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Connecticut employee retirements top 4,400 as July 1 deadline looms large

A legislator takes a picture of the tally board after the House vote on the budget in 2017. It included a labor deal that limited state employee retirement benefits.
Jaqueline M. Rabe
CT Mirror
A legislator takes a picture of the tally board after the House vote on the budget in 2017. It included a labor deal that limited state employee retirement benefits.

With just over one week to go before more stringent pension limits take effect, more than 4,400 state employees either have retired this calendar year or filed their written intention to step down before July 1, according to new numbers released Wednesday by Comptroller Natalie Braswell’s office.

That includes 3,090 employees who retired between Jan. 1 and June 1 and another 1,346 who’ve indicated in writing they will step down before July 1.

That’s double the number of retirements the state has averaged over the previous three calendar years, according to data from the comptroller.

Besides an aging state workforce, the other catalyst behind this year’s first-half surge in retirements is a 2017 concessions deal unions negotiated with then-Governor Dannel P. Malloy to help avert budget deficits.

Unionized employees, who received four years of protection against layoffs, accepted two years of wage freezes, furlough days and a delay in longevity payments.

But the concessions area that unions and state officials agree is sparking retirements now is tied to the pension program — specifically new cost-of-living adjustment rules.

The new COLA system — for those retiring July 1, 2022 or later — is tied to the Consumer Price Index and also features a series of caps that could produce adjustments smaller than the CPI.

The first COLA payment for post-July 1 retirees won’t come until 30 months after retirement. Under the outgoing system, that payment comes within the first nine to 15 months.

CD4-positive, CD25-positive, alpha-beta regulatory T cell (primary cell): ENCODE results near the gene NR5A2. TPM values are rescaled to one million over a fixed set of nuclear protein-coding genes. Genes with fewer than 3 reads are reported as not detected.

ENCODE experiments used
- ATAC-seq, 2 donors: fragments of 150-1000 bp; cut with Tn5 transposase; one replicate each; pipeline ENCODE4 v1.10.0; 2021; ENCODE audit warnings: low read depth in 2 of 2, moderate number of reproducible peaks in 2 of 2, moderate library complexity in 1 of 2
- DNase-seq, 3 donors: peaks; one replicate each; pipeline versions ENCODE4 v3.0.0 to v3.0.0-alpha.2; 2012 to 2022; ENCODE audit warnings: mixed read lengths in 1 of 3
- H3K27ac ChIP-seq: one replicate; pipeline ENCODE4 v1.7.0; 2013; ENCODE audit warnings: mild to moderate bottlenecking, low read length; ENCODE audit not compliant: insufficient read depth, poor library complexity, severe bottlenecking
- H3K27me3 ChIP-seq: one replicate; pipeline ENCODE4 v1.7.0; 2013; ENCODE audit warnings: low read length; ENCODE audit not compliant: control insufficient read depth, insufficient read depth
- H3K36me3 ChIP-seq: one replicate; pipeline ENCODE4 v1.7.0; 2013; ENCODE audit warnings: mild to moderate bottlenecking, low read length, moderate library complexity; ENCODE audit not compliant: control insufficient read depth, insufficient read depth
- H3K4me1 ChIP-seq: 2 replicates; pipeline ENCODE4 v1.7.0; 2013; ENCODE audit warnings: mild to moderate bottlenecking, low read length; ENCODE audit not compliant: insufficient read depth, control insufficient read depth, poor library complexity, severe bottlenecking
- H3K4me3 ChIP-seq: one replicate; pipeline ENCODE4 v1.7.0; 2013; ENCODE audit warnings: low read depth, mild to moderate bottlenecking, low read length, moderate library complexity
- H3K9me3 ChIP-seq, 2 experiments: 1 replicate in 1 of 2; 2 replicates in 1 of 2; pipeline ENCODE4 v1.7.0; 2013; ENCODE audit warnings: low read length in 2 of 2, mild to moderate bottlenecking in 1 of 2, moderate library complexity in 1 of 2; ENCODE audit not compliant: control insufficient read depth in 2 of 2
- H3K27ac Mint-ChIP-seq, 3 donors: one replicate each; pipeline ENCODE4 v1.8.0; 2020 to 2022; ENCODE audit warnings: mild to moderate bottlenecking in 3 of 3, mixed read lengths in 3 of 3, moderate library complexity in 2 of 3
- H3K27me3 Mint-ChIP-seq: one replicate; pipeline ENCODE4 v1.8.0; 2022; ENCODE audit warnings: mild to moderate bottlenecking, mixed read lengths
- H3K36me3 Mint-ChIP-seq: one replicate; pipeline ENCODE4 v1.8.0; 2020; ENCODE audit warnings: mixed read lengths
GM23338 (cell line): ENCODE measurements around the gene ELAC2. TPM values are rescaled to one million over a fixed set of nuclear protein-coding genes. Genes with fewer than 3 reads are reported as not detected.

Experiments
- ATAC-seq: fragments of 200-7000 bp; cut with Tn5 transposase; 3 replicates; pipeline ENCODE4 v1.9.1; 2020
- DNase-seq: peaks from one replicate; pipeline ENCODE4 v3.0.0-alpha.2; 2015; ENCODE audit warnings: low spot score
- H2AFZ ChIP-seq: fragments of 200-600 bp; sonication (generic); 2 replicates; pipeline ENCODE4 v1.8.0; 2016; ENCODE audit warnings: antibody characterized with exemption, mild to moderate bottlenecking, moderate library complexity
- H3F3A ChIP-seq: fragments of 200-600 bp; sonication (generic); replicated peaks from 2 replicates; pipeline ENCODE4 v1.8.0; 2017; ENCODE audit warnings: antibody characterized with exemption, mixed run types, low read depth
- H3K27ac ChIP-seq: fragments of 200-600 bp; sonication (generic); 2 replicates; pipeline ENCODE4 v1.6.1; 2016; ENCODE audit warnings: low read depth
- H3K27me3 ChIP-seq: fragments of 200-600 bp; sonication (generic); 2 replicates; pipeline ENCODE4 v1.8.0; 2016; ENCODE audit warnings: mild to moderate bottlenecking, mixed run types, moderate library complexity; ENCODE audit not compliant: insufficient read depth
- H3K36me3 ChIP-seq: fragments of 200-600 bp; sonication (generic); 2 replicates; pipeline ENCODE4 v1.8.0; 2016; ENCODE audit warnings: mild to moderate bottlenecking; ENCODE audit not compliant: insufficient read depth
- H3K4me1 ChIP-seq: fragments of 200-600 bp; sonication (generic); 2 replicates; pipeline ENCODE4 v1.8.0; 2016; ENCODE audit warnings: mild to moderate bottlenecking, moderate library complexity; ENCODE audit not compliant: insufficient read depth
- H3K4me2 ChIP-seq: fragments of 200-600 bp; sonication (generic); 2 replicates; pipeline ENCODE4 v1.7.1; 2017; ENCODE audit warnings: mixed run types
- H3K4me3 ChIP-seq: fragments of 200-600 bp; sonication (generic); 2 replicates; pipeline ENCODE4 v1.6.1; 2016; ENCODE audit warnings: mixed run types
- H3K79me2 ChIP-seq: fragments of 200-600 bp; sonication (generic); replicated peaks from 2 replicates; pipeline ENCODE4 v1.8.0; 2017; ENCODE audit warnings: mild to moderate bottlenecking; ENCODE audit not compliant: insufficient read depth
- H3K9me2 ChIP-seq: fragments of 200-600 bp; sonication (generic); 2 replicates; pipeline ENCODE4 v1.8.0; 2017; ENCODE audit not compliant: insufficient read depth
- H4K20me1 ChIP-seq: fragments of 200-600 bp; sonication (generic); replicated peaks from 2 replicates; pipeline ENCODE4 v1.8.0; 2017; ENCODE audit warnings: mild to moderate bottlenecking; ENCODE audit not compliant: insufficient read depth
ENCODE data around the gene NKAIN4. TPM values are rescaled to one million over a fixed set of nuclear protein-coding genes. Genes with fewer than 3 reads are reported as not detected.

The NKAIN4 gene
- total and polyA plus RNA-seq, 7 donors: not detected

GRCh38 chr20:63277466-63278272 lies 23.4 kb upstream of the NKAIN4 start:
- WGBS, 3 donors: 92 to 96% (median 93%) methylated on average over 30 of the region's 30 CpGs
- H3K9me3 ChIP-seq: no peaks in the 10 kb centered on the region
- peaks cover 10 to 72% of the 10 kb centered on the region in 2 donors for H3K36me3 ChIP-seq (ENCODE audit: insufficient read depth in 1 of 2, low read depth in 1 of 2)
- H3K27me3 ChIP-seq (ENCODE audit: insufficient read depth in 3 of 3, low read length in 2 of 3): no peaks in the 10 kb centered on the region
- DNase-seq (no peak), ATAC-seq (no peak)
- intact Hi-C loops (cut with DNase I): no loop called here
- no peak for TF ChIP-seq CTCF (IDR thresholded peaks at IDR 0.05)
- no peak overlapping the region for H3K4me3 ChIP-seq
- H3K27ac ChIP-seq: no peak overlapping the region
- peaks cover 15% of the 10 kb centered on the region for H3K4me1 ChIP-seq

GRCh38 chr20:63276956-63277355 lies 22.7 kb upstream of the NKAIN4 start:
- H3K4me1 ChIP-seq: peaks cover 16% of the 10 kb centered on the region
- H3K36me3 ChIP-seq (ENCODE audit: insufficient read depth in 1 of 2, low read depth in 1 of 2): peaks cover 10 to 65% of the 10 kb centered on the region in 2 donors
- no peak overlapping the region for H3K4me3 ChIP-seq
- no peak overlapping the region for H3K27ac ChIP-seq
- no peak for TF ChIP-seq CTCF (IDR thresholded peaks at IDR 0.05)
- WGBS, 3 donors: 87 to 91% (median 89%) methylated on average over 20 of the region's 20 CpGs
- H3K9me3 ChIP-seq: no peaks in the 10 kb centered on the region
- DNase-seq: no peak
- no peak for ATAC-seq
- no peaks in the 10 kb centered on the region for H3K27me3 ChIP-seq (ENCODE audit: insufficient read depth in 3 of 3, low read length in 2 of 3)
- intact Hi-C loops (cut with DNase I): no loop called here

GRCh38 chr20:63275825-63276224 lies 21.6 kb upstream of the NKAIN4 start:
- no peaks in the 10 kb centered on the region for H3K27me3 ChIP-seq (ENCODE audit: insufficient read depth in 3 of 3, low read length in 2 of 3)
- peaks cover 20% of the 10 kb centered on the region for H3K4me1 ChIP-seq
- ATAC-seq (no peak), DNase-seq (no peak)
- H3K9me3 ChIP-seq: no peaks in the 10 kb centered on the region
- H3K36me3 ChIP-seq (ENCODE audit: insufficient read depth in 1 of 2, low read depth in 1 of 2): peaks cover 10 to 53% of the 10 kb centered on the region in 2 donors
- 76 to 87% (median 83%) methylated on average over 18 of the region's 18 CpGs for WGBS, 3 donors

The State Employees Bargaining Agent Coalition, which includes most bargaining units within state government, has said the public sector faces a staffing crisis and must immediately begin beefing up agencies and departments.

“Refilling these vacancies is not only paramount to our ability to protect the critical public services we all rely on but also to ensure a strong economy that addresses the historical, racial and socio-economic gap present in Connecticut,” SEBAC spokeswoman Drew Stoner told the CT Mirror earlier this month.

According to data obtained by the CT Mirror from the state Office of Policy and Management in late April, all Executive Branch agencies — excluding public colleges and universities — had collectively filled 25,700 of the 30,080 positions authorized for them in the state budget.

The 17% vacancy rate is almost double where it stood two years ago, when 9.4% of jobs were empty.

The shrinking workforce also has made it more difficult for state agencies to limit overtime expenses.

A new report from the legislature’s nonpartisan Office of Fiscal Analysis found General Fund overtime spending of most state agencies went up $20.4 million or about 11%, during the first three-quarters of this fiscal year, which began last July 1.

Total overtime spending approached $207 million.

OFA totals include all three branches of government and most higher education units but exclude the University of Connecticut’s main campus in Storrs and most of its satellite campuses, which use a different human resource/payroll system from the rest of state government.

Launched in 2010, The Connecticut Mirror specializes in in-depth news and reporting on public policy, government and politics. CT Mirror is nonprofit, non-partisan, and digital only.